Risk of visual impairment and intracranial hypertension after space flight: Evaluation of the role of polymorphism of enzymes involved in one-carbon metabolism (One Carbon) - 08.29.18

Overview | Description | Applications | Operations | Results | Publications | Imagery

ISS Science for Everyone

Science Objectives for Everyone
Some crewmembers return from ISS missions with altered vision and other related ocular issues.  Preliminary data suggests that there may be a predisposition for the crewmembers that had vision issues, evidenced by differences in blood chemistry, to have been more susceptible to these changes.  This study is designed to look at specific genetic markers that could explain these blood chemistry differences, to see if or how that relates to the vision changes in astronauts.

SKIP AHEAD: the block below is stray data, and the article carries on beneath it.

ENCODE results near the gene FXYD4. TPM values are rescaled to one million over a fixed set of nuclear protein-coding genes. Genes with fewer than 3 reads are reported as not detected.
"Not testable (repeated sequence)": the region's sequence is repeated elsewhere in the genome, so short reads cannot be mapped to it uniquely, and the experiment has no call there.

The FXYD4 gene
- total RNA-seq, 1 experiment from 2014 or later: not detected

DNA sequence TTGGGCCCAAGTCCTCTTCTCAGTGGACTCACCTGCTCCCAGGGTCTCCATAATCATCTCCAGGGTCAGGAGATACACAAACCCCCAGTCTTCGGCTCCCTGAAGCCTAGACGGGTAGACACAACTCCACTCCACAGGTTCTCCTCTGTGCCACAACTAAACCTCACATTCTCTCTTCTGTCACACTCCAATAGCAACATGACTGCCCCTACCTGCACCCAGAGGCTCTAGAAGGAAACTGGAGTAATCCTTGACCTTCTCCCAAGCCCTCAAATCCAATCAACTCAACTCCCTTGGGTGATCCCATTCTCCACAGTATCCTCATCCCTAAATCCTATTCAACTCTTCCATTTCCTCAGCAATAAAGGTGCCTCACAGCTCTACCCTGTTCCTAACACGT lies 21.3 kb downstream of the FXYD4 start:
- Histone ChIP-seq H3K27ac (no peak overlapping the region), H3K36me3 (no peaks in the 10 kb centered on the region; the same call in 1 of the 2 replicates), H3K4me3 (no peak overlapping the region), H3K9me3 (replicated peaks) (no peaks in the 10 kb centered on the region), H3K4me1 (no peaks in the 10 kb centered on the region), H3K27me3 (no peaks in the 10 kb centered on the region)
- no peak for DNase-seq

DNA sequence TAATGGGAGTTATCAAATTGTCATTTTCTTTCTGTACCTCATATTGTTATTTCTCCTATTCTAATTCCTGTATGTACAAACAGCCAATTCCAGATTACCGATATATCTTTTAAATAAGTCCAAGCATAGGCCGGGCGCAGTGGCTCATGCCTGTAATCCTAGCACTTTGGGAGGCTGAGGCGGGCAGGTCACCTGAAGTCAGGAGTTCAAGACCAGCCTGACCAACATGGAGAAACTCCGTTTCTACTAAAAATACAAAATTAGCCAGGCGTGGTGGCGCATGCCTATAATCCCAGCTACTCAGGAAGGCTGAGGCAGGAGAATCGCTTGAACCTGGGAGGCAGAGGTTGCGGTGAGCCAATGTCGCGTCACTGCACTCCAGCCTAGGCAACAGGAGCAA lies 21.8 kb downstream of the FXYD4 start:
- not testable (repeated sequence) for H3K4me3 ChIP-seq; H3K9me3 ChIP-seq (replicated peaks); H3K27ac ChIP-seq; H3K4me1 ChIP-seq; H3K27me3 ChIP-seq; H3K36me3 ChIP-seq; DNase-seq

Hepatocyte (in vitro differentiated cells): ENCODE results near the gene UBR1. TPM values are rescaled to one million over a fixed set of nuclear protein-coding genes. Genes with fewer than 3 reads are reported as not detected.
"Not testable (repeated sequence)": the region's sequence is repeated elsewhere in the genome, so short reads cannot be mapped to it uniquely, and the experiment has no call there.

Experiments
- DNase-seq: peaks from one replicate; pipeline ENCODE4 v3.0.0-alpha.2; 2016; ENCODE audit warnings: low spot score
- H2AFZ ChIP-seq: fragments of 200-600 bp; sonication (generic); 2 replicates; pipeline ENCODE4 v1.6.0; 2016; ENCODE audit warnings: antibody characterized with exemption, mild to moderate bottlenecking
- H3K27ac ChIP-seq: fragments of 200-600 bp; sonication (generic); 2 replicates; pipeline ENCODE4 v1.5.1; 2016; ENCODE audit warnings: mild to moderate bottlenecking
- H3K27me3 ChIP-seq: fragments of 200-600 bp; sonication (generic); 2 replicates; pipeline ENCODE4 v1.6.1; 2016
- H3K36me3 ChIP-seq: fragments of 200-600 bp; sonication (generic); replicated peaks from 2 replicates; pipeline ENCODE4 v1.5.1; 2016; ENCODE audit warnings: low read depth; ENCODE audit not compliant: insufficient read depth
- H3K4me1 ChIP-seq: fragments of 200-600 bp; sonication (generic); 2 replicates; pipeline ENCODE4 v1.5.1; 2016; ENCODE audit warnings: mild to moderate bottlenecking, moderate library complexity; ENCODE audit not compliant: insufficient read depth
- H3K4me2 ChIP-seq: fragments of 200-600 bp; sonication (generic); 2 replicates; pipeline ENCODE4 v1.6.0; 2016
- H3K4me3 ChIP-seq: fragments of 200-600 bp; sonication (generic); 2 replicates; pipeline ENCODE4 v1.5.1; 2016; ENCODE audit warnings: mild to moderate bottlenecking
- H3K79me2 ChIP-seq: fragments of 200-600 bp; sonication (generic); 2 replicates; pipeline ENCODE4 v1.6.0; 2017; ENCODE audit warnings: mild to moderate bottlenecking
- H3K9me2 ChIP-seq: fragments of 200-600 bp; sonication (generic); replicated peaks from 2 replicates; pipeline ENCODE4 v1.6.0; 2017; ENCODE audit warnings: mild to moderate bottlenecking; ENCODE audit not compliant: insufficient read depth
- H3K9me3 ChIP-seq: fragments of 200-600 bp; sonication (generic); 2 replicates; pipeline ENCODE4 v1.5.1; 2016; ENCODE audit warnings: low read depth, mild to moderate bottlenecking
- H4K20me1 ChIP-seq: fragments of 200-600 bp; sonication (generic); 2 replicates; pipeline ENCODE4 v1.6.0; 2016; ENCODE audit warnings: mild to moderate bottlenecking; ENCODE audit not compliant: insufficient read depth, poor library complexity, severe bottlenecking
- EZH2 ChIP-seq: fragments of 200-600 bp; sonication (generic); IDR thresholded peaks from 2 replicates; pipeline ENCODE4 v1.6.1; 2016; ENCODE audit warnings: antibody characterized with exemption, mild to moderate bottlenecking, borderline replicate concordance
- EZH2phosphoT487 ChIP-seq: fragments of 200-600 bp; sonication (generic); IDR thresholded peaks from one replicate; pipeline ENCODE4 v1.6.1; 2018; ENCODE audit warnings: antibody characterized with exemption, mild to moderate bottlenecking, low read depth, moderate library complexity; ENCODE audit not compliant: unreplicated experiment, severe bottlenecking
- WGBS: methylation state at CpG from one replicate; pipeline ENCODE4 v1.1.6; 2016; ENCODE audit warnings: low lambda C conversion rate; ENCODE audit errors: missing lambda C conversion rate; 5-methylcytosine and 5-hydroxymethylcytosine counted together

Science Results for Everyone
Information Pending

The following content was provided by Scott M. Smith, Ph.D., and is maintained in a database by the ISS Program Science Office.
Experiment Details

OpNom:

Principal Investigator(s)
Scott M. Smith, Ph.D., NASA Johnson Space Center, Houston, TX, United States

Co-Investigator(s)/Collaborator(s)
Sara R. Zwart, Ph.D., University of Texas Medical Branch, Houston, TX, United States
Jesse F. Gregory III, Ph.D., University of Florida, Gainesville, FL, United States
Robert J. Ploutz-Snyder, Ph.D., University of Michigan School of Nursing, Ann Arbor, MI, United States

Developer(s)
NASA Johnson Space Center, Human Research Program, ISS Medical Project, Houston, TX, United States

Sponsoring Space Agency
National Aeronautics and Space Administration (NASA)

Sponsoring Organization
Human Exploration and Operations Mission Directorate (HEOMD)

Research Benefits
Information Pending

ISS Expedition Duration


Expeditions Assigned
Information Pending

Previous Missions
Information Pending

^ back to top

Experiment Description

Research Overview